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How to Learn Mandarin Overseas

So … you want to learn Mandarin. Tài bàng le!

Spoken by over a billion people and with more native speakers than any other language, Mandarin Chinese is also one of the fastest growing languages in the world. And if you’re linguistically proficient and business savvy, being able to hold your own in a suit-centric conversation could land you a job (and great coin) in one of the world’s largest economies. Ka-ching!

How-to-Learn-Mandarin-Overseas How to Learn Mandarin Overseas

Things to know before you start

As a group of related varieties of Chinese spoken across most of northern and south-western China, Mandarin includes the Beijing dialect, which forms the basis of ‘standard Chinese’. Unlike our English mother tongue, the language has no alphabet, and is instead written with symbols called Chinese characters (which, FYI, represent the oldest writing system in the world).

There are two types of characters – the ‘traditional’ being used by Taiwan, Macau, Hong Kong and overseas Chinese communities (it has more strokes and takes longer to write) and the ‘simplified’, which is used mainly in China (characters can be written for top to bottom, left to right or right to left).

Chinese-Calligraphy How to Learn Mandarin Overseas

Part of what makes the Mandarin language so unique (and orally entertaining) is its tones, which are used to differentiate meaning between individual syllables. There are four, some say five, if you include the ‘neutral one’. The first is high and level, the second rises moderately, the third falls and rises and the fourth drops sharply to the bottom of the tonal range. Check out the Lion-Eating Poet in the Stone Den, a famous poem consisting of 120 characters all with the pronunciation “shi”, which highlights the complexity of using tones accurately to convey meaning. (Practice this one in the shower to avoid your mates thinking you’ve lost the plot).Chinese-Characters How to Learn Mandarin Overseas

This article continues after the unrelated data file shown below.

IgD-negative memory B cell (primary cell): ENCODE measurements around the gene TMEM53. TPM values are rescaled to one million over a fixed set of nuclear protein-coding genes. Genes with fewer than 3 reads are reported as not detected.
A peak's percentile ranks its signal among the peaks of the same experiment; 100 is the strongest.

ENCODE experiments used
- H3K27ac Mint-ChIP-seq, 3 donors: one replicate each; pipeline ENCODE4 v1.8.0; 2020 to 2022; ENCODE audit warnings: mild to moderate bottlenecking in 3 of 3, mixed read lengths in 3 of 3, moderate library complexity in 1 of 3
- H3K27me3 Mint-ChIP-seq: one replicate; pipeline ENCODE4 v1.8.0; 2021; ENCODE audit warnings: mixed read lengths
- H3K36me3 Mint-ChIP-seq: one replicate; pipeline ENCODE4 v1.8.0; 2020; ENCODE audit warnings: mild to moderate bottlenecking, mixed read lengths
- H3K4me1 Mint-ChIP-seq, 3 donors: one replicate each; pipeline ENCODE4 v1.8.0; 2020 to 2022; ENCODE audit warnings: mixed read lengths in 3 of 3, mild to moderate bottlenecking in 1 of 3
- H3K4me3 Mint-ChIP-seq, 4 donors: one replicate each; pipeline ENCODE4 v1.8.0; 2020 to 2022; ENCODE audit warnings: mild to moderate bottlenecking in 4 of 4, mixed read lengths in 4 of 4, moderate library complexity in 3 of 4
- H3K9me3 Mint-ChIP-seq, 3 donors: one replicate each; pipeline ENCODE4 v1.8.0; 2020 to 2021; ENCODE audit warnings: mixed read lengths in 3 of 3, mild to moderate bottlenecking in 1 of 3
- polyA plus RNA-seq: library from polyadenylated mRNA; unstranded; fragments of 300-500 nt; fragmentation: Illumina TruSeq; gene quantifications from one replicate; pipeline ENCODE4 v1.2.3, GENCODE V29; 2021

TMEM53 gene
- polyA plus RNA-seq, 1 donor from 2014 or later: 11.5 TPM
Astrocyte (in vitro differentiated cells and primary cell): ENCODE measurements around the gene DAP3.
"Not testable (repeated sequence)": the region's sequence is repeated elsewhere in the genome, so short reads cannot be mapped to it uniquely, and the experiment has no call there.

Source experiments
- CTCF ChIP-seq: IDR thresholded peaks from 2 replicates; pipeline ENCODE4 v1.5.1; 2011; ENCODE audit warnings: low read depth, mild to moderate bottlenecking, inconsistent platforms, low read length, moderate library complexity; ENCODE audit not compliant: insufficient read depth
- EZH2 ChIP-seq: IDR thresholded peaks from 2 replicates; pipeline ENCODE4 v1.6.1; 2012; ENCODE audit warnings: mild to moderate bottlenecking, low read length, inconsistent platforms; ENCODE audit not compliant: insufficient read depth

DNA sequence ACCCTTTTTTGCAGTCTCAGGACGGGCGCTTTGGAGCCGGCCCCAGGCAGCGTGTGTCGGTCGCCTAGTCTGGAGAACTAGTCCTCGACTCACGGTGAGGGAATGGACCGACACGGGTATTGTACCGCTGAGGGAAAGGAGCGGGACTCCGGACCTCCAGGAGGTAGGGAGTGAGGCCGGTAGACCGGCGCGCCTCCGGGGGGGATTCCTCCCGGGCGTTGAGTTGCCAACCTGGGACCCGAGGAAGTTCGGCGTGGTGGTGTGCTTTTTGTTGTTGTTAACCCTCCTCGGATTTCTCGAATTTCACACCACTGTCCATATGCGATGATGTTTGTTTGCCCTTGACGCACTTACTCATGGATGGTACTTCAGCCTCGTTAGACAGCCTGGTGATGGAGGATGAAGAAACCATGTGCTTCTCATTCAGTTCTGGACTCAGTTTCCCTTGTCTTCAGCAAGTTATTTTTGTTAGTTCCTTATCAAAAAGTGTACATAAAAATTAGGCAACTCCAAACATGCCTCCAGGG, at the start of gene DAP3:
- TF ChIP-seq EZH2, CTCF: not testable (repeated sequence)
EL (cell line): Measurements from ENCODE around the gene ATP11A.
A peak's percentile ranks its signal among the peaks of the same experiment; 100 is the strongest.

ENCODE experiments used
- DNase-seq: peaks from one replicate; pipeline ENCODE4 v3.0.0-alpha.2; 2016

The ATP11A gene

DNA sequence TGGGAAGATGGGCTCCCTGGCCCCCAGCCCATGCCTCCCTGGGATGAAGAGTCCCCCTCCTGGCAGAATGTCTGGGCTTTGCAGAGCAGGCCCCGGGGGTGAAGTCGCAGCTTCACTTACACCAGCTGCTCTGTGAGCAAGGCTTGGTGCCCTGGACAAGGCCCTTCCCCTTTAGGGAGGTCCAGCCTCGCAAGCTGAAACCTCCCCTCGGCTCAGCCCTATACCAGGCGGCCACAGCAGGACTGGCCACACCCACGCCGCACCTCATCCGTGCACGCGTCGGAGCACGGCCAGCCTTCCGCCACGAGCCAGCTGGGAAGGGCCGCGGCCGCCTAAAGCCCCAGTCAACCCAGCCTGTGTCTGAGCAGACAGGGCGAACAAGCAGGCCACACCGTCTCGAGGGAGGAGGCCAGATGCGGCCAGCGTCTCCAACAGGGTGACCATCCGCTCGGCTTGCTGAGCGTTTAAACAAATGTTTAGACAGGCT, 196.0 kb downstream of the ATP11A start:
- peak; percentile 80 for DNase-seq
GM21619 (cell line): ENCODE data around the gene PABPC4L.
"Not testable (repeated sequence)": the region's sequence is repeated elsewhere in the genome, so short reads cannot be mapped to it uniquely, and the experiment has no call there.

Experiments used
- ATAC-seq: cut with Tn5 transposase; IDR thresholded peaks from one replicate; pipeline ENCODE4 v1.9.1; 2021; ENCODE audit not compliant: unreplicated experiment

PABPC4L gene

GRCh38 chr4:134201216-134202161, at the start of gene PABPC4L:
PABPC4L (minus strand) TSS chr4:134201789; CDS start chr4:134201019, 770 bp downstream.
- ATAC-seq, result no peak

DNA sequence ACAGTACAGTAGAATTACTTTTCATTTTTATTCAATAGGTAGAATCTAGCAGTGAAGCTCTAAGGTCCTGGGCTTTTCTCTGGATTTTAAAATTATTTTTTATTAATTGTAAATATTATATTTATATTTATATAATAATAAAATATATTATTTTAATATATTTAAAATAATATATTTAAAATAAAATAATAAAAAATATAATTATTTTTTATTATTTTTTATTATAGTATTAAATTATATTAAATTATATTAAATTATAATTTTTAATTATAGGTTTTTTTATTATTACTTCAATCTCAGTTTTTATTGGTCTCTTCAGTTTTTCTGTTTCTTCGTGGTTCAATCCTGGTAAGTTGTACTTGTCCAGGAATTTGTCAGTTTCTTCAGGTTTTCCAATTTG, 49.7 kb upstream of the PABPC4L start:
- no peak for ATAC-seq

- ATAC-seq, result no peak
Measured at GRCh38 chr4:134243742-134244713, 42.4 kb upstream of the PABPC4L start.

The Chinese language is not an easy one to learn. Its 50,000 characters alone are mega-daunting, but thankfully only around 5000 are required for basic literacy. It also has its positives – Chinese grammar is extremely simple, there are no verb conjugations, gender-specific nouns or phonetic alphabet. Plus, if you use your imagination, some words already sound like their English counterparts, like kěkǒu kělè and kāfēi. Coca Cola and coffee. So obvi!

How can I learn Mandarin before I go to China?

The internet is definitely a savvy way to go if you’re looking for range of learning tools, depending on how you’d like to go about it. For an off-kilter (and hilarious) take on tones, check out the Kaiser’s Dude System, and for character tuition, Memrise and Anki will up the fun factor. These programs focus on the fact that technology like laptops and mobile devices are superseding a lot of the character writing in China, meaning that being able to recognise characters has become far more important than being able to physically draw them.